I’m struggling yet again to get along with my fellow human beings. I have been trying for years to tip toe politely around the proverbial china shop that is society, but lately I feel more like being a bull. On a recent Saturday morning I found myself waiting in a predictably long line at Starbucks along with the usual early morning zombie crowd, bleary eyed and comatose, shuffling forward like a pig in a chute awaiting our over-priced slop. When I finally get to the counter to place my order I’m greeted by an obviously over caffeinated barista who chirps a rather insincere “How are you doing this morning?” To which I reply with my prerecorded morning voice, “I’m fine, thanks,” and then proceed to place my order.
Perhaps thinking I wasn’t paying attention, the barista responds by saying “I’m doing great, thanks for asking,” while ringing up my order. If she didn’t have my attention before she surely had it now. “Excuse me,” I respond, “I believe we have had a miscommunication. I’m quite positive I never asked you how you were doing so let start over. How are you doing? No need to respond since apparently I already have your answer.”
There are some people that would say I was being rude but the truth is I’m a victim, yet another casualty of the disingenuous practice of pretending to be sincere that has engulfed society and made daily interactions with strangers and casual acquaintances almost unbearable. Think of the time that is being wasted at food and retail establishments from the banal and often insincere, canned greetings that involve asking how the other person is doing followed by an equally insincere canned response that isn’t anywhere near the truth.
People are being forced to lie about how they are doing because no one actually wants to hear the truth which could involve anything from an itchy burning feeling in a particularly tender area to a sneaking suspicion that their spouse is cheating on them. I would much prefer a simple and efficient interaction that involves a greeting that gets right to the point of how I can be helped and not how I currently feel. My visits to places like Wal-mart or In and Out Burger are for rather mundane purposes like buying toothpaste and feeding my face, not for social interaction with geriatric greeters and teenagers in goofy white hats.
There are three types of people who ask strangers how their day is, people who are being forced to because of their jobs and really couldn’t care less, people who actually think they care but really don’t, and those rare, special people who really do care but are lumped into the first two categories because it’s nearly impossible to tell the difference. Why can’t American’s combine the ruthless efficiency of the Swiss with the obvious indifference of the French when it comes to social interactions with strangers in retail environments? Imagine how much quicker the lines at places like Starbucks and Costco would move with that type of dedication to customer service instead of all that wasted time involved with insulting customers by pretending to care how their day is going.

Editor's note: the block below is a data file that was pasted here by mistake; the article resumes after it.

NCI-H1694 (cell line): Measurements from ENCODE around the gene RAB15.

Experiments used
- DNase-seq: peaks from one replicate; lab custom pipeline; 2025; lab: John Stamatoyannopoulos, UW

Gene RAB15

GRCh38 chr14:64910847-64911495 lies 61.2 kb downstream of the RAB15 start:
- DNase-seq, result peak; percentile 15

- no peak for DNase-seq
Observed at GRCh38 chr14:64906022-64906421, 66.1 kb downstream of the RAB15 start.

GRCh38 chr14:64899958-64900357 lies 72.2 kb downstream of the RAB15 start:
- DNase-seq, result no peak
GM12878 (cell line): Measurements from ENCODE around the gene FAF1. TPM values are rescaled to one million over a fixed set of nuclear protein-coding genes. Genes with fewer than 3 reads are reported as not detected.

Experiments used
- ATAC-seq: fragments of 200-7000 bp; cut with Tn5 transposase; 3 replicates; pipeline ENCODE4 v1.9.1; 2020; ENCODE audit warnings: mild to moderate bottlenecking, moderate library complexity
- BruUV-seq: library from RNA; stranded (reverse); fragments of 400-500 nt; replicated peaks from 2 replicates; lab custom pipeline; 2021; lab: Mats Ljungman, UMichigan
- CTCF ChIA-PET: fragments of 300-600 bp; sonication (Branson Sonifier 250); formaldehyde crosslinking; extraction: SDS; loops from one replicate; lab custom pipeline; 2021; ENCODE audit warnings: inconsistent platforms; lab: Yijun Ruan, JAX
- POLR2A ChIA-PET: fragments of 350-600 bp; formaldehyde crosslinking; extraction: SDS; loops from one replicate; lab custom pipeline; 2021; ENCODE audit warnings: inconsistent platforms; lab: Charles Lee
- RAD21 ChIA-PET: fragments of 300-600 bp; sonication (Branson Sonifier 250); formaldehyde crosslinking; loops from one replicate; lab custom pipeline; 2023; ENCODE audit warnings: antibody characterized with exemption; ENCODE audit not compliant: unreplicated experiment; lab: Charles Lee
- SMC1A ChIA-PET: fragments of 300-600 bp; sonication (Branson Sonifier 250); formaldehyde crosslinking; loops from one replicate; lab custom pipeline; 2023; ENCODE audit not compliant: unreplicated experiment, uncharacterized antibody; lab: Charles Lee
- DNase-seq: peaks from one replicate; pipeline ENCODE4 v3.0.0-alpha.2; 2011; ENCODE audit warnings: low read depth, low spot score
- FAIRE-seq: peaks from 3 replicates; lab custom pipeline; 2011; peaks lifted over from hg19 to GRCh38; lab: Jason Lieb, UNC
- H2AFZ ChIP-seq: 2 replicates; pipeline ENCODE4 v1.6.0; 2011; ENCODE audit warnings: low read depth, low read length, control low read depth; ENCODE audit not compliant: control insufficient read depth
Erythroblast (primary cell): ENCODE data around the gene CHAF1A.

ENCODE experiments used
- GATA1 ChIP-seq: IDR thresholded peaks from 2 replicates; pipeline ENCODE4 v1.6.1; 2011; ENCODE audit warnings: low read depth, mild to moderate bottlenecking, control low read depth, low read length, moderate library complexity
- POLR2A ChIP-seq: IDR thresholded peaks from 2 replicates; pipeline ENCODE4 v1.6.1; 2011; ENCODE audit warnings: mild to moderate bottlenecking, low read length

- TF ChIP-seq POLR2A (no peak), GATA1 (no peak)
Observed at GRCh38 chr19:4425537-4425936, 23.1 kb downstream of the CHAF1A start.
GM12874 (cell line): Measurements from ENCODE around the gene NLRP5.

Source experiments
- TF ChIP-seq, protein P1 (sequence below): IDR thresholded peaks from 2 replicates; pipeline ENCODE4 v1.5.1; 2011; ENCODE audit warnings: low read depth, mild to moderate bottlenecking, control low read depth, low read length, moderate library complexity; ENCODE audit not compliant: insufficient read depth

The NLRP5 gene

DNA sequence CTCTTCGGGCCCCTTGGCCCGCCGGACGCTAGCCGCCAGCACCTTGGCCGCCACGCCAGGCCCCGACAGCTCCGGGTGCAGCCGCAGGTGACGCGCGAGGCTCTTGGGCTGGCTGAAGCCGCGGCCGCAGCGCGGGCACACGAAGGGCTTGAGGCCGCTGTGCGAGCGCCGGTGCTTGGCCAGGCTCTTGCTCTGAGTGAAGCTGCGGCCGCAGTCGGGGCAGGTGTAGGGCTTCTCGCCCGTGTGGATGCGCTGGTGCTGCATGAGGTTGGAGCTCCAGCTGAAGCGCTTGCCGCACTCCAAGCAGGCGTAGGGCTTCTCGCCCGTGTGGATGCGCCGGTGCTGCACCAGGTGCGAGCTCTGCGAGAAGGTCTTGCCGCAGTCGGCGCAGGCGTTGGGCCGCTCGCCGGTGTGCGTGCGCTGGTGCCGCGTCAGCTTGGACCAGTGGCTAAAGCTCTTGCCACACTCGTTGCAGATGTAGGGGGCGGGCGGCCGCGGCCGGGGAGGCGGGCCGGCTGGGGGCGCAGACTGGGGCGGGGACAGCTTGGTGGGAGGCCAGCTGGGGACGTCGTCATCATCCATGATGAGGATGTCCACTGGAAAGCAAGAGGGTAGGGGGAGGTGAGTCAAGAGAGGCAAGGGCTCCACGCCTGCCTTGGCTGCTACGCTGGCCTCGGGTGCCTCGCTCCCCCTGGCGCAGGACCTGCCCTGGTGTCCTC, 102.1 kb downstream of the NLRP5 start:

Perhaps my biggest pet peeve is feeling obligated to pretend to care about what’s going on in the lives of people who are firmly in the acquaintance category. Now this is a situation that I can only blame myself for, its crime of my own volition, after all I’m the one who decided to put them in the acquaintance category in the first place. My initial intentions were pure in that the people in my acquaintance category are people I genuinely like but not enough that I actually feel like getting involved in their personal lives. I enjoy having people I can call up to go play basketball or to shoot the breeze with while watching the Super Bowl, but should I really be expected to care about their financial woes or troubles in the bedroom?
Before people start thinking badly of my seemingly cruel indifference, I would ask them to go through the 510 friends they have on Facebook (which is the average amount of Facebook friends for people between 18 – 24 – years – old) and I’m willing to bet at least 410 of them are firmly in the acquaintance category and at least 350 of those acquaintances are people they haven’t spoken with in years, with the remaining being people that they can’t even remember adding as friends.
Facebook itself is the most criminal example of social insincerity among acquaintances as it’s a cesspool of digital indifference in the use of flippant “likes” to show supposed support for someone you barely know and much less care about. I always get a chuckle when I see someone post something sad or depressing that’s going on in their lives only to have it “liked” by dozens of their “friends”. Wouldn’t an actual phone call of support mean more than a thumbs up on a webpage when a Facebook friend is pouring their heart out on the internet?
It’s quite possible I’m on to something here, the beginning of a social revolution if you will, or perhaps I’m just on the wrong side of thirty and the bitterness is starting to take over. In any case one thing is for sure, I either need to start getting along with people and play the social networking game, or get used to carefully checking my precious Starbucks coffee for spit, which at the very least would be well deserved.